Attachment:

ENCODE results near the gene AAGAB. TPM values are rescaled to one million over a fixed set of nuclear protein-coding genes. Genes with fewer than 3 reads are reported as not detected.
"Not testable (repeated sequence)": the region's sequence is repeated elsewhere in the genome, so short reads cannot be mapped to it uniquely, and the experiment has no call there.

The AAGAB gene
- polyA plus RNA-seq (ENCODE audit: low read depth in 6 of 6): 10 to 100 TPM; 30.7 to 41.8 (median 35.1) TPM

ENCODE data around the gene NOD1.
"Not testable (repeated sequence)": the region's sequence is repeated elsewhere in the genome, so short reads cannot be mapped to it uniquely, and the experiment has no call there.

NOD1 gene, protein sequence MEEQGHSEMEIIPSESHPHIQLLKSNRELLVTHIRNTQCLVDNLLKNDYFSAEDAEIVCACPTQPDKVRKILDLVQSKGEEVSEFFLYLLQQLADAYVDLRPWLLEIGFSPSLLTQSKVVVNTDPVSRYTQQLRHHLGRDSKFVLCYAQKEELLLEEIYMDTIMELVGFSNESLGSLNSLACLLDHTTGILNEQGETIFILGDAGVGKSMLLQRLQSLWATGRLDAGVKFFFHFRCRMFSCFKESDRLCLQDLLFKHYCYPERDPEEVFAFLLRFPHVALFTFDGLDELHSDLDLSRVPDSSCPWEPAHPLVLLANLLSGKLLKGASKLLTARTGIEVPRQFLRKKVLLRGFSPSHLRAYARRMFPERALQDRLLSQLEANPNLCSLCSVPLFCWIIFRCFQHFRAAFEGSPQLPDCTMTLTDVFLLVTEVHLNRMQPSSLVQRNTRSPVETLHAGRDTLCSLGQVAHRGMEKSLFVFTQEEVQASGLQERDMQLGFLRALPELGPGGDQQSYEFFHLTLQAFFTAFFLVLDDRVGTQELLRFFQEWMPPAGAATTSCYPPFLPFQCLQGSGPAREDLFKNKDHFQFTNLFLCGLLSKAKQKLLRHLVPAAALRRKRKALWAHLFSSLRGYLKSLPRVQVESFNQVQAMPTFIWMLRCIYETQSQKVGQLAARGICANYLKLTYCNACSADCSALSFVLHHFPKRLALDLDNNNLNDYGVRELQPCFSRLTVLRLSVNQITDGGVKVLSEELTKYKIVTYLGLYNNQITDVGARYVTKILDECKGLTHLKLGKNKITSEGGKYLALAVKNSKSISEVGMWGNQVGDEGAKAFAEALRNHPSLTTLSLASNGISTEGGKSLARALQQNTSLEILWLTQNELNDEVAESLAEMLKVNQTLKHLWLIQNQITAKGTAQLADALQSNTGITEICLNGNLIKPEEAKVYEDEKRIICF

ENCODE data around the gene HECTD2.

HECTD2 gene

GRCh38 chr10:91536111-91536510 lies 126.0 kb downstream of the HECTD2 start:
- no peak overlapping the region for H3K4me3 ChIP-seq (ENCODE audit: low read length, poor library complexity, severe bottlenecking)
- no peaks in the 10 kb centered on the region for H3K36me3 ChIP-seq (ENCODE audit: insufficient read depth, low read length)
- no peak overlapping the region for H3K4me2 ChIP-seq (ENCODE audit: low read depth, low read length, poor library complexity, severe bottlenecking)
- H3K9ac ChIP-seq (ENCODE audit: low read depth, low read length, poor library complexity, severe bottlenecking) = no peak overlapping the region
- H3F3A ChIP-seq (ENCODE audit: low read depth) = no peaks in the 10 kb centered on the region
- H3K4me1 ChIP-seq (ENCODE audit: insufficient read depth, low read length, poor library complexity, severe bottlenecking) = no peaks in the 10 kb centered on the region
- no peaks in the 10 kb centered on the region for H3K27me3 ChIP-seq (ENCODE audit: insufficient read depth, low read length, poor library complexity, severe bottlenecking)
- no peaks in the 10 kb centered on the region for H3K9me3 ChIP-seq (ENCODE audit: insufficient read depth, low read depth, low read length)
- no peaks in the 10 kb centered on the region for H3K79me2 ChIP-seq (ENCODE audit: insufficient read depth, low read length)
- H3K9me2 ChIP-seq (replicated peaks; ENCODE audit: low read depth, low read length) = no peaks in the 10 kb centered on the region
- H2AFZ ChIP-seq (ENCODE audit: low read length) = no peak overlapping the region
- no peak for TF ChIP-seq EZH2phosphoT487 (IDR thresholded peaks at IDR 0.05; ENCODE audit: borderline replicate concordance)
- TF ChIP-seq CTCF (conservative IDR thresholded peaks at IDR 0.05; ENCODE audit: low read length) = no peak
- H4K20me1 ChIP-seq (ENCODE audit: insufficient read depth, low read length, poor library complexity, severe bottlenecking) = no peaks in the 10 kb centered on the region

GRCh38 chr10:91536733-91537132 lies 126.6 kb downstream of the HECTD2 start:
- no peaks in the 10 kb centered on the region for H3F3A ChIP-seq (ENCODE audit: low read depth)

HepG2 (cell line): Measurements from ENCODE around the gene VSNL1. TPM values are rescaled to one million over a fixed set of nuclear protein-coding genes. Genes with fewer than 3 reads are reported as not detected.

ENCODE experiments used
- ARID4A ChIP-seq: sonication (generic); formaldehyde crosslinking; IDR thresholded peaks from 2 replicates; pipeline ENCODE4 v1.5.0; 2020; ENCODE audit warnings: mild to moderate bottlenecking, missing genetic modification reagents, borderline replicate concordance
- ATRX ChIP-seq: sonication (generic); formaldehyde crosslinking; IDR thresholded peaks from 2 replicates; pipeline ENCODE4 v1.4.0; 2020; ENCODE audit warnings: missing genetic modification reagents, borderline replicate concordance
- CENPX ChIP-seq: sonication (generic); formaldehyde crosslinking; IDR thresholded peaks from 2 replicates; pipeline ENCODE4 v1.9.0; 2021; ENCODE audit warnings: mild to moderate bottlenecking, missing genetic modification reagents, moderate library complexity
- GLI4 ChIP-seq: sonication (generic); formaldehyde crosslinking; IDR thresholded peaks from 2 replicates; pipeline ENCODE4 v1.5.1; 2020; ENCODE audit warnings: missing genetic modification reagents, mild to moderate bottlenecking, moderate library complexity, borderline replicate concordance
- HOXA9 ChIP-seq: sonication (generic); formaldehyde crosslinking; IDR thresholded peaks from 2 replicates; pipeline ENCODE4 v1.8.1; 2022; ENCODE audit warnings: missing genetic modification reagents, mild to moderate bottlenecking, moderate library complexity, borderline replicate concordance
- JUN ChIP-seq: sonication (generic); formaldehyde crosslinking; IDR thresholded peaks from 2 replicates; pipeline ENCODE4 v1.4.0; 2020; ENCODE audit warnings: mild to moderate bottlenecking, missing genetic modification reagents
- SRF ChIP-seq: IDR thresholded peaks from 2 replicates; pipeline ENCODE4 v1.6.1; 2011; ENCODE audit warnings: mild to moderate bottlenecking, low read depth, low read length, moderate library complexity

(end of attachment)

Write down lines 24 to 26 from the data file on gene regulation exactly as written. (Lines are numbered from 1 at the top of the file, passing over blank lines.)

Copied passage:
- H4K20me1 ChIP-seq (ENCODE audit: insufficient read depth, low read length, poor library complexity, severe bottlenecking) = no peaks in the 10 kb centered on the region

GRCh38 chr10:91536733-91537132 lies 126.6 kb downstream of the HECTD2 start:
- no peaks in the 10 kb centered on the region for H3F3A ChIP-seq (ENCODE audit: low read depth)